Wednesday, August 19, 2009

Easiest Knots For Fly Fishing, Yes There Are A Few

Knots, Knots and More Knots!

Knots are one of the most important variables when it comes to fly fishing ask anyone. When I first started this sport of ours some 18 years ago, I hadn't a clue about what knots to tie on my fly, let alone knots to my leader. I remember a buddy who helped me along during my days at Yellowstone always said, "I think you might need to add more tippet and tie on another section, that 4 feet leader aint going to cut it" I just looked and said do you mind?

Over the years I've gotten much better despite a few bruisers that get me scratching my head every year after a break off going, what the heck was I thinking tying that crappy knot! When it comes to Saltwater and all the knots used it is a learning process somewhat. Yes, I can tie up leaders for most targeted species I go after, but when in doubt I'm not too bashful about asking my Salt guide to double check my boy scout square knots to make sure they'll work. I've learned my lesson over the years from fishing that no matter how well you think you tied it, you better double check...better safe than sorry and why chance it!


Everyone it seems to have a favorite knot, whether to their backing, fly line-leader, tippet sections or to the fly, that will always vary. If you get around 5 Saltwater guides get ready for a real debate about what they use as well. When building Salt leaders and involving shock leader sections, everyone I've heard has a very different opinion, all staying consistent to the norm for leaders and all work accordingly, it just depends on each person. Just like when I go out I have my system and my fishing pals have their own.

There are a range of fly fishing knots available to use for every purpose. Some knots are very easy to learn and some are very complicated, so if you're a beginner you don't need the more difficult ones. Basically, there is an easy knot available for just about any fly fishing application: reel to your backing, backing to your line, line to your leader, leader to your tippet, and tippet to fly. Most of the easier fly fishing knots still retain more than 90% of line strength, provided they are tied accordingly and moistened with water or saliva before the final tightening. Practice your knots over and over until you can do them with your eyes closed. Sometimes you will need to tie them in the dark. When you start reeling in big heavy fighting fish, you can start practicing the more complicated knots. In my opinion, the fewer knots you have to use, the better.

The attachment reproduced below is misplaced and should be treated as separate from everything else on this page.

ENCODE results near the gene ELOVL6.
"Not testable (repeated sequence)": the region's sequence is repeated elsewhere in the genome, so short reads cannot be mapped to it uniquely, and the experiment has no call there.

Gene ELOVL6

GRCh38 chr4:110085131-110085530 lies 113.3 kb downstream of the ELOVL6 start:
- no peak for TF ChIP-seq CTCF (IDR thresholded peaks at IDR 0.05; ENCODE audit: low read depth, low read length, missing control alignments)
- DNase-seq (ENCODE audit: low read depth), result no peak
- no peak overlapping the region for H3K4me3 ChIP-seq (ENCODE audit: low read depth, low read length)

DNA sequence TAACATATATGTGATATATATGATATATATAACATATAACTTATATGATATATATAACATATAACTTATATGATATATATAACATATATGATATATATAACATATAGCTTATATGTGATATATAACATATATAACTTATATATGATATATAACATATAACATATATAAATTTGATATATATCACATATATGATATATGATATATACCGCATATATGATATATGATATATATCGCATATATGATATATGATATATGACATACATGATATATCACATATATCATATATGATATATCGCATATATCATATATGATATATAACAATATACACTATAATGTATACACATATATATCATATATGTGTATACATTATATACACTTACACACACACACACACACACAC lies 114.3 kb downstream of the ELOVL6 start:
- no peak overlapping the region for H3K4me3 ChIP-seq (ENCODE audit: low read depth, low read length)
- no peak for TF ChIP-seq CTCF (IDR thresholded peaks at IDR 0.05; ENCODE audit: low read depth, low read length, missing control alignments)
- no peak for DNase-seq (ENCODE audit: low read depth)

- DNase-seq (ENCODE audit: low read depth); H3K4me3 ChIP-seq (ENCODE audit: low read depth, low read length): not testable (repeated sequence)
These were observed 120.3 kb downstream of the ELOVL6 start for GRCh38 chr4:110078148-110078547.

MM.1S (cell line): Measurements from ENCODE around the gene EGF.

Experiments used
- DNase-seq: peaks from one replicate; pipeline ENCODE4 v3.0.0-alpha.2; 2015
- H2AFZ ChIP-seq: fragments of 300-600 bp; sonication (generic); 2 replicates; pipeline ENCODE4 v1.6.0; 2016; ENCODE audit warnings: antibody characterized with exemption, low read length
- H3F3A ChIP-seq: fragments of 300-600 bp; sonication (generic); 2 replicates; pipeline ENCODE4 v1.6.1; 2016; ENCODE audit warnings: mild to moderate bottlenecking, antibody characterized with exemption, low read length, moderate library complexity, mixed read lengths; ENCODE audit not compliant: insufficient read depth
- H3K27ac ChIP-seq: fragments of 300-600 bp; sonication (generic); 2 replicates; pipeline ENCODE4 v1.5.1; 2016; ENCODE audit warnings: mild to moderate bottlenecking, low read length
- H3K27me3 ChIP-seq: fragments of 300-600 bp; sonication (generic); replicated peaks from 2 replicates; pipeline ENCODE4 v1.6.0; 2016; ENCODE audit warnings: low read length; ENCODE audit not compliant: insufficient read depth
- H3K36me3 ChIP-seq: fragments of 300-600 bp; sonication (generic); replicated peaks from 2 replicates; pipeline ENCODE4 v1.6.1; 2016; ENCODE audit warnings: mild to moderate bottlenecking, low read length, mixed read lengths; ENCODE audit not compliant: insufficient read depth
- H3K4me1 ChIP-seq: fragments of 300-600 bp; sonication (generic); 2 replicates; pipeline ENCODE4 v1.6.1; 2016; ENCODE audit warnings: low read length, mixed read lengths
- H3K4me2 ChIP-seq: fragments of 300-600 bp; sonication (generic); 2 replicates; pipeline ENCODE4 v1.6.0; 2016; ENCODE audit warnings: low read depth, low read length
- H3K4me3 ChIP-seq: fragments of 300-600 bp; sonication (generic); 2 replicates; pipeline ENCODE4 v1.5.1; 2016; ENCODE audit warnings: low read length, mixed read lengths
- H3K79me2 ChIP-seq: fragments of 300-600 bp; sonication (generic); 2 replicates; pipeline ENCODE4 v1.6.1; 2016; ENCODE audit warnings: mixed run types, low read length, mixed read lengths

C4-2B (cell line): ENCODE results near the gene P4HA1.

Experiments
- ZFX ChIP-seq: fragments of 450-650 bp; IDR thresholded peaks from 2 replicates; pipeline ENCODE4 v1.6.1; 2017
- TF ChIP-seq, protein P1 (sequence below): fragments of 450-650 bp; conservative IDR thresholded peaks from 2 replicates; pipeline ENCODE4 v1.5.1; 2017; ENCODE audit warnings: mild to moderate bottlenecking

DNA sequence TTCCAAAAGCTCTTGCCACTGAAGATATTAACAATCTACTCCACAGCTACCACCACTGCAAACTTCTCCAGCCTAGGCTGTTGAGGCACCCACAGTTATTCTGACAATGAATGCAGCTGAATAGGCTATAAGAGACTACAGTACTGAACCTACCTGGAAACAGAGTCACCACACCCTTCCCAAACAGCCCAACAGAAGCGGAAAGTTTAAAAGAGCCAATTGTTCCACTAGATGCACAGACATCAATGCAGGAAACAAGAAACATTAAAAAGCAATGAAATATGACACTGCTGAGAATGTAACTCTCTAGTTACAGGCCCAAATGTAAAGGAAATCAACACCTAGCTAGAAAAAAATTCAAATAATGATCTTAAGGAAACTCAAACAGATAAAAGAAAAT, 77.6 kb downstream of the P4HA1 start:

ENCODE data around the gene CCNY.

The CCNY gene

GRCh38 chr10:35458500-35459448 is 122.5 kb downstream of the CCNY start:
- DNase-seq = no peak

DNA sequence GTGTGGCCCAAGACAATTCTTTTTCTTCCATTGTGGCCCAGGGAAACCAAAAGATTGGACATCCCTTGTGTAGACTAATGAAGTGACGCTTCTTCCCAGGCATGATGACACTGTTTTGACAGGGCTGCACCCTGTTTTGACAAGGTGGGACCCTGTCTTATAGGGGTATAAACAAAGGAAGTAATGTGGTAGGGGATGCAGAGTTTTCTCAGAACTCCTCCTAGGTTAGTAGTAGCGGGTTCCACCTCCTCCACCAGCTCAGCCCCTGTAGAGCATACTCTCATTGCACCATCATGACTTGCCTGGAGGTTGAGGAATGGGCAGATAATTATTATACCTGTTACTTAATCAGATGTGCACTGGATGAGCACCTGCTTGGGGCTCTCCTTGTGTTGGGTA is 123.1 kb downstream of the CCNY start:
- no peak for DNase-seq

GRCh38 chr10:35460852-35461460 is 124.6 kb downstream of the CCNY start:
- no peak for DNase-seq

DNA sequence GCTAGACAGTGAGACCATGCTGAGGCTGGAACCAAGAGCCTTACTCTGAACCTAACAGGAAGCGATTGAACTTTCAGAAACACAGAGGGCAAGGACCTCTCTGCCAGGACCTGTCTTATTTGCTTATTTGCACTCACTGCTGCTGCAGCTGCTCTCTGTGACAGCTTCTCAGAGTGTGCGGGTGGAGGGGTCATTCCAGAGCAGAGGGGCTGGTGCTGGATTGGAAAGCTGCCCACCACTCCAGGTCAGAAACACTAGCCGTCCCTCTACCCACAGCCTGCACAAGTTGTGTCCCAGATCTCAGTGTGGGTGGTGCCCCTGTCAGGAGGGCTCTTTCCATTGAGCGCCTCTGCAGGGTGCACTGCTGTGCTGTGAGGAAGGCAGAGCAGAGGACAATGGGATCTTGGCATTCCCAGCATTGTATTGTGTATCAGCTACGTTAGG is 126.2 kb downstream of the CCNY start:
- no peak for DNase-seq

For your own opinion, take a look below and see what you think, I'm sure you'll find a few to try out on your next day out on the water!

Link to Books on Fly Fishing Knots, whether freshwater or Saltwater

Flyfishing Knots - Basic Advice on Tying Knots

Bimini Twist Video - Learn a Saltwater Bimini Twist in Minutes

Fishing Knots - A series of clearly illustrated knots for fly fishing

Video Fishing Knots - A collection of video clips on how to tie fishing knots, grouped by knot name and category

Fly Fishing Knots - Covers the basics for rigging up and tying fly fishing knots

Fishing Knots - Provides instructions for tying illustrated and described


Unknown said...

Great article on fishing knots! Sometimes it's hard to see how to tie the knot from a drawing until you see someone demonstrate. If you have trouble, check out for a demo.

-Glen said...

The url didn't work in the previous post. - Glen

Troutdawg said...

Thanks for the remarks and yes, once you can learn good knots fishing get's quite a bit easier. I'm still learning and especially when it comes to Saltwater knots.
Try this, thanks for the link